# Let's build a calculator

Let’s build a calculator!

I saw this challenge on the frontendmentor website and the very next day while traveling to work I was trying to figure out how would I construct a calculator. I was thinking more like in terms of a real mechanical calculator rather than a software and then trying to figure out a circuit diagram.

This is what I came up with:

Let me explain what is this mess.

The data goes through 5 different stages, starting from Input that the user provides with the user interface and then depending on the type of the input it might go to the Buffer or the Operations, both of which are string types. But any change to the Operations would trigger an update to the stored Result which is a number type and most likely a floating type. The result is computed using the last stored value and the value in the buffer. And finally, every input should eventually refresh the text on Display.

So for any numeric input we just update our buffer. The special case is with `0` since we don’t want multiple leading `0s`. Finally we concatenate the buffer and send the output string for display.

``````let buf = ["0"];

function handleInput(key) {
switch (key) {
// ....

default:
if (!"0123456789".includes(key)) return undefined;
// if the only digit in buffer is a 0 then replace it with the input
if (buf.length === 1 && buf[0] === "0") {
buf[0] = key;
} else {
buf.push(key);
}
return buf.join("");
}
}
``````

If the input is a command type (like `+-*/=`) then we compute the result with the value in buffer and the last result and the last cached command. Remember that `+` operation is actually performed after the user presses the `=` button. For example:

Input Cache Display
5   5
+ + 5
3 + 5
= = 8

Another caveat is to avoid keeping a default result value like say a `0`. As this might not work for some operations like `*` where then anything that multiplies with `0` becomes `0`. It’s better to just keep it `undefined` initially.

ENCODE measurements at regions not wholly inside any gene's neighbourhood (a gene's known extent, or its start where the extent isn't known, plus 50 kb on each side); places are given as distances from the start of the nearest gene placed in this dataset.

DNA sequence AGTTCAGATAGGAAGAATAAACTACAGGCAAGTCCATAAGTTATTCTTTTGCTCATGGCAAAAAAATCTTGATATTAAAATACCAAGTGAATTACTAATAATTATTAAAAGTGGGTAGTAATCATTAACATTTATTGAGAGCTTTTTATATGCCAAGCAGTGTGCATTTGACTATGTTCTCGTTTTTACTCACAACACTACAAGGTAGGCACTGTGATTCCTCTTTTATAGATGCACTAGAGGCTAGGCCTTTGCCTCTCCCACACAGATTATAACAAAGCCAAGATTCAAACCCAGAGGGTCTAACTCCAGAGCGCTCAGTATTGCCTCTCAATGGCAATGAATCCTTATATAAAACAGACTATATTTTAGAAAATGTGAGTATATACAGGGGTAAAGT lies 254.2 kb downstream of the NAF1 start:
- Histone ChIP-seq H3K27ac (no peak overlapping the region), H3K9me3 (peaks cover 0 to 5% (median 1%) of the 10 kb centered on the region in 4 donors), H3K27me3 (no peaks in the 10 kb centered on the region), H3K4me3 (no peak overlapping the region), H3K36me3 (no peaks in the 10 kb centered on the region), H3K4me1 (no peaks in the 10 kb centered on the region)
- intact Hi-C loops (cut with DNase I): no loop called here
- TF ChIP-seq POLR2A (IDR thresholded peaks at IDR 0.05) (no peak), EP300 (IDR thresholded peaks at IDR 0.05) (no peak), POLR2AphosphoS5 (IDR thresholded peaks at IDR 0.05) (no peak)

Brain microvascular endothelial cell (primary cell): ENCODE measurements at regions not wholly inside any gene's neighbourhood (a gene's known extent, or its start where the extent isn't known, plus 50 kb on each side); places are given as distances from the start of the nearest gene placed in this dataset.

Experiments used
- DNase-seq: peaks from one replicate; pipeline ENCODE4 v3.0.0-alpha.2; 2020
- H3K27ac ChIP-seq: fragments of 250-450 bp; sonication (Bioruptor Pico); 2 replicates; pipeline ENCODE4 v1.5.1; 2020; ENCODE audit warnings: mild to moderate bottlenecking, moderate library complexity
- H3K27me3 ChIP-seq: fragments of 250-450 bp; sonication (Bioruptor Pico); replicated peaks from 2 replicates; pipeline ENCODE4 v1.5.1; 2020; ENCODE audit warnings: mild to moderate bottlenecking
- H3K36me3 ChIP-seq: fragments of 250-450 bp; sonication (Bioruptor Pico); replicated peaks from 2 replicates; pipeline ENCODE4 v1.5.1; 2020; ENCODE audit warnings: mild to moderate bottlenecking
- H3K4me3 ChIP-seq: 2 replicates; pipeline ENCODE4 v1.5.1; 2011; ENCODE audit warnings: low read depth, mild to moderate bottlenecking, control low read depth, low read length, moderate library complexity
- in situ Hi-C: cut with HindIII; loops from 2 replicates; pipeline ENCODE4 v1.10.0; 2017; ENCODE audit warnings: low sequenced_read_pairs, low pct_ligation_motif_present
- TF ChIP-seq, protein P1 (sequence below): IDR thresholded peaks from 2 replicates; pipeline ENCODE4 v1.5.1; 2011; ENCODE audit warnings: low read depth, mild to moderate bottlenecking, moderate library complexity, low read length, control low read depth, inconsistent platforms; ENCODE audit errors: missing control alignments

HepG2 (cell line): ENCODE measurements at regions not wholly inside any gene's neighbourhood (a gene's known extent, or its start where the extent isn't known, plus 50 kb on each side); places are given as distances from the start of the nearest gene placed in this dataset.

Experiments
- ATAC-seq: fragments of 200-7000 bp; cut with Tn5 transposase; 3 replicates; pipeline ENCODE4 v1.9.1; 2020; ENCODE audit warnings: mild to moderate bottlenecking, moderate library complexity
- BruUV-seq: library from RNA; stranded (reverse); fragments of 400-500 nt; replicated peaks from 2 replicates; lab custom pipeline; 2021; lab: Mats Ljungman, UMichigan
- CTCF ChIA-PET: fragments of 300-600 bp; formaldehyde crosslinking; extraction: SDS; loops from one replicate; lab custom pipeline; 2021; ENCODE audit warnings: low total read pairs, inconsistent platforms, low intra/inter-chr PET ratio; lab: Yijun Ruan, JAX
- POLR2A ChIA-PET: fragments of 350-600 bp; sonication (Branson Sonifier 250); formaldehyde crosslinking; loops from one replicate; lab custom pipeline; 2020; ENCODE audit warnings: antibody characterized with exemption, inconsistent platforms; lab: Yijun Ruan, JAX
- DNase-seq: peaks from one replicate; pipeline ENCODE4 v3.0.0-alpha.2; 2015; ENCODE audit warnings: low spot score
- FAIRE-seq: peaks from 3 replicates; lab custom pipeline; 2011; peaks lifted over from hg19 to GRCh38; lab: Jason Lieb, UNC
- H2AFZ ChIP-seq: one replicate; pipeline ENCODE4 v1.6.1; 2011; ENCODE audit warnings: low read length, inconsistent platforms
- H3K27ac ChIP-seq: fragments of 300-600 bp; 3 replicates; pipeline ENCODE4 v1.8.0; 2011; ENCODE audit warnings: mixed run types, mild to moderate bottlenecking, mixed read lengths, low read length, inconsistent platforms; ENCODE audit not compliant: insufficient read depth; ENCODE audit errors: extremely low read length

``````let res = undefined;
let fn = undefined;

const add = (res, curr) => res + curr;
const sub = (res, curr) => res - curr;
const mul = (res, curr) => res * curr;
const div = (res, curr) => res / curr;
const eql = (res, curr) => res;

function computeResult(next) {
let curr = parseFloat(buf.join(""));
curr = isNaN(curr) ? 0 : curr;

if (res === undefined) {
res = curr;
} else {
res = fn(res, curr);
}

fn = next;

return res.toString();
}

function handleInput(key) {
switch (key) {
case "+":

case "-":
return computeResult(sub);

case "*":
return computeResult(mul);

case "/":
return computeResult(div);

case "=":
return computeResult(eql);

// ...
}
}
``````

Then there is the special case of handling `.` key. In this case we simply add the `.` to the buffer is it isn’t there already.

``````function handleInput(key) {
switch (key) {
case ".":
if (!buf.includes(".")) {
buf.push(".");
}
return buf.join("");

// ...
}
}
``````

Similar buffer manipulations can be performed for other commands like when user presses the `DEL` button which just pops the buffer.

``````function handleInput(key) {
switch (key) {
case "Backspace":
buf.pop();
if (buf.length === 0) {
buf = ["0"];
}
return buf.join("");

// ...
}
}
``````

You must have realized that although internally we keep the computed result in `res` as `number` but we return back a `string`. This is to avoid dealing with the complexities that comes when dealing with floating point numbers. The drawing output to display is then simply the matter of string manipulation, and in my personal case since my calculator can not fit more than 13 digits I can simply not display more than 13 chars.

``````const outFld = document.querySelector("#output");

function draw(text) {
if (text === undefined) return;
outFld.innerHTML = text.slice(0, 13);
}
``````

If you want you can play with the final result here or go play with the source code